Over the past few years, solar modules have grown larger and more powerful. Installers must pair the latest cutting-edge panels with high-power inverters to ensure they’re getting as much energy as possible out of their systems.
Here are three manufacturers making inverters specifically tailored to high-power and bifacial modules. More companies are sure to bring updated product to the market sooner rather than later.
Trina Solar released a list of inverter brands that are compatible with its new line of high-power modules that includes SMA and Ginlong Solis. SMA says its inverters work well with such modules in utility-scale applications because they essentially act as central inverters, aggregating strings and delivering that power to a few high-power inverters. This technique allows for longer DC runs from the modules to the inverters, minimizing losses along the way.
“There’s not a lot of variability from the PV field, so aggregating those strings is a more efficient way to get the power from the PV array to the inverter. You’re also running at higher DC voltages, so your line losses are less if you run longer DC runs as opposed to running longer AC runs,” said Brett Henning, commercial product manager for SMA.
Henning said SMA’s Sunny Highpower PEAK3 inverter allows for more flexibility, should site designers need to swap any modules down the line. The string inverters don’t need to be rated for certain module watt sizes or other specifications.
“Some of our competitors will have direct string inputs and their string inputs have to be specifically rated to the individual module characteristics,” Henning said.
SMA’s smaller Sunny Tripower CORE1 inverters work well with 600-W panels in commercial applications. Instead of using the two string inputs in the inverter to reach the 30-A rating, installers would just need to plug in one string of high-power modules.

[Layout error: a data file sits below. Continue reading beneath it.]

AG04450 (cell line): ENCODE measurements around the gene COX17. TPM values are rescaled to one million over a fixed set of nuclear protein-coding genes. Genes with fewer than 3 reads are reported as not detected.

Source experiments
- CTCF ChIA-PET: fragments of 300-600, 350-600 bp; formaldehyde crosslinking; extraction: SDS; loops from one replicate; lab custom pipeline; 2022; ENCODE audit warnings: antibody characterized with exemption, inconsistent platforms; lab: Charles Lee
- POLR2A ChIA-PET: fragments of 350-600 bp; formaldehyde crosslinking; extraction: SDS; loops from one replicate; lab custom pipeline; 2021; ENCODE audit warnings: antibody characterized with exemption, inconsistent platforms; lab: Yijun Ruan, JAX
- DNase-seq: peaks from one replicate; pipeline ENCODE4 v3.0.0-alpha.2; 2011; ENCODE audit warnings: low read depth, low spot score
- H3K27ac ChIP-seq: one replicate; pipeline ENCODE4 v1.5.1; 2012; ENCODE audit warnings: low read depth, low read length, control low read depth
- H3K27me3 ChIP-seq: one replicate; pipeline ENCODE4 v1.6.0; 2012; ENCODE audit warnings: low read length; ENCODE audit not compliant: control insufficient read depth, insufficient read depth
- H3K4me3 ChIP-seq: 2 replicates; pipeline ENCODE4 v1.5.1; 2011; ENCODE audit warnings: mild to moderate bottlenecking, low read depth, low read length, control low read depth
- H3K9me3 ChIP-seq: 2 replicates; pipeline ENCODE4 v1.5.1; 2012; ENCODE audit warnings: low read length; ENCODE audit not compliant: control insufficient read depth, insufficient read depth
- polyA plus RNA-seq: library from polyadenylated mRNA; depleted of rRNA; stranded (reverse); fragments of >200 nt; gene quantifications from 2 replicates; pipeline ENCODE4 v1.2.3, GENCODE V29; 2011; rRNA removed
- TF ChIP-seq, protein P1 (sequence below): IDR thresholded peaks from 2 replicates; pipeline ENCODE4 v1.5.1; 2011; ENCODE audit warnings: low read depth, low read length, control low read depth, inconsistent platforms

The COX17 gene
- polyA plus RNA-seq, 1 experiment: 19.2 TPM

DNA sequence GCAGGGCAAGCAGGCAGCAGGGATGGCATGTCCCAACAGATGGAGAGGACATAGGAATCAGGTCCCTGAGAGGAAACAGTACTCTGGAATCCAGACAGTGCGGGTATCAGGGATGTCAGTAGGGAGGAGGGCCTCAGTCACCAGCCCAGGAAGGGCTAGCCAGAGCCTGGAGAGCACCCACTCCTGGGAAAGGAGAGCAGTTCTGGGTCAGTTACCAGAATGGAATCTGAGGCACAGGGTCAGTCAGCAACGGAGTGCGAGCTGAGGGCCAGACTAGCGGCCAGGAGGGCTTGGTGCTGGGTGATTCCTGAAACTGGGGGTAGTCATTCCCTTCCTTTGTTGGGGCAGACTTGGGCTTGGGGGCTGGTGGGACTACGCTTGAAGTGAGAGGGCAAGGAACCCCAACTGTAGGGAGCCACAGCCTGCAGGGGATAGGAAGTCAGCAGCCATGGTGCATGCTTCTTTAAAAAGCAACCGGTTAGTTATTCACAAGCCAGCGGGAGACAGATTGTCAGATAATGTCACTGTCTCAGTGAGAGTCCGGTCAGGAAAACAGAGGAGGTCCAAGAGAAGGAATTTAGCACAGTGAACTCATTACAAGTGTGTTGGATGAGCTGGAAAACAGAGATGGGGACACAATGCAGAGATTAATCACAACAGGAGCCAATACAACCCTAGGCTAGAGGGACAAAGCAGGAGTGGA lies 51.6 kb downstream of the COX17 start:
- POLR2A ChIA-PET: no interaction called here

“It’s kind of interesting that the higher power panels, the ones at first blush you might think are more problematic, are actually less problematic,” Henning said. “You basically need half as many strings to get the same amount of power output.”
Ginlong says the 14 maximum power point trackers (MPPT) included in each of its Solis-(215-255)K-EHV-5G inverters makes them a good choice for projects using bifacial panels.
“In a big [bifacial] site, there will be larger variations in voltage across the site. If we have one MPPT, all this difference will be averaged out and the owner will only get probably the worst-performing string that dominates the lowest voltage, and therefore losing some efficiency,” said Gary Lam, head of Ginlong’s U.S. utility inverter product line.
Lam also said Ginlong’s high-power inverters don’t require DC fuses thanks to the multi-MPPT topology. The fuse-free design can cut down on costs and installation time.
“Usually, modules have a short-circuit rating limit and we have to pop in a fuse to protect those modules. But using our design, the modules are naturally being protected without the need for DC fuses,” he said.
Northern Electric Power
Northern Electric Power offers a unique proposition for high-power PV projects: bringing microinverters, most seen in residential rooftop systems, to large commercial designs. NEP actually calls its 500- and 600-W microinverters “macroinverters” since they’re compatible with high-powered modules.
Although some current string inverters include multiple MPPTs per unit, microinverters optimize power at the module level. That makes them especially useful for rooftop arrays where panels may need to be placed in non-linear orientations to avoid obstructions.
“When companies are looking to utilize the higher-power modules in a commercial roof, maybe there’s awkward orientations that the array needs to support, there could be shading of all kinds in a commercial roof environment. We’re definitely expecting that the macroinverter would be ideal for those kind of [uses],” said Ed Heacox, CEO of NEP.
NEP’s macroinverters can also give project owners module-level performance data, which may be increasingly important as companies begin to use fewer, higher-power panels in installations. One higher-power panel experiencing issues would be more detrimental to overall system output than one traditional panel.
Heacox said he doesn’t expect macroinverters to be used in ground-mount projects, since the uniform alignment makes string inverters better-suited and more cost-effective. But along with C&I rooftop projects, he sees a future where large-format panels are coupled with macroinverters in the residential space too.
“We expect the most innovative residential installers will try to find a way to use these kinds of products to get just a little more efficiency on their installation, more power per device,” he said.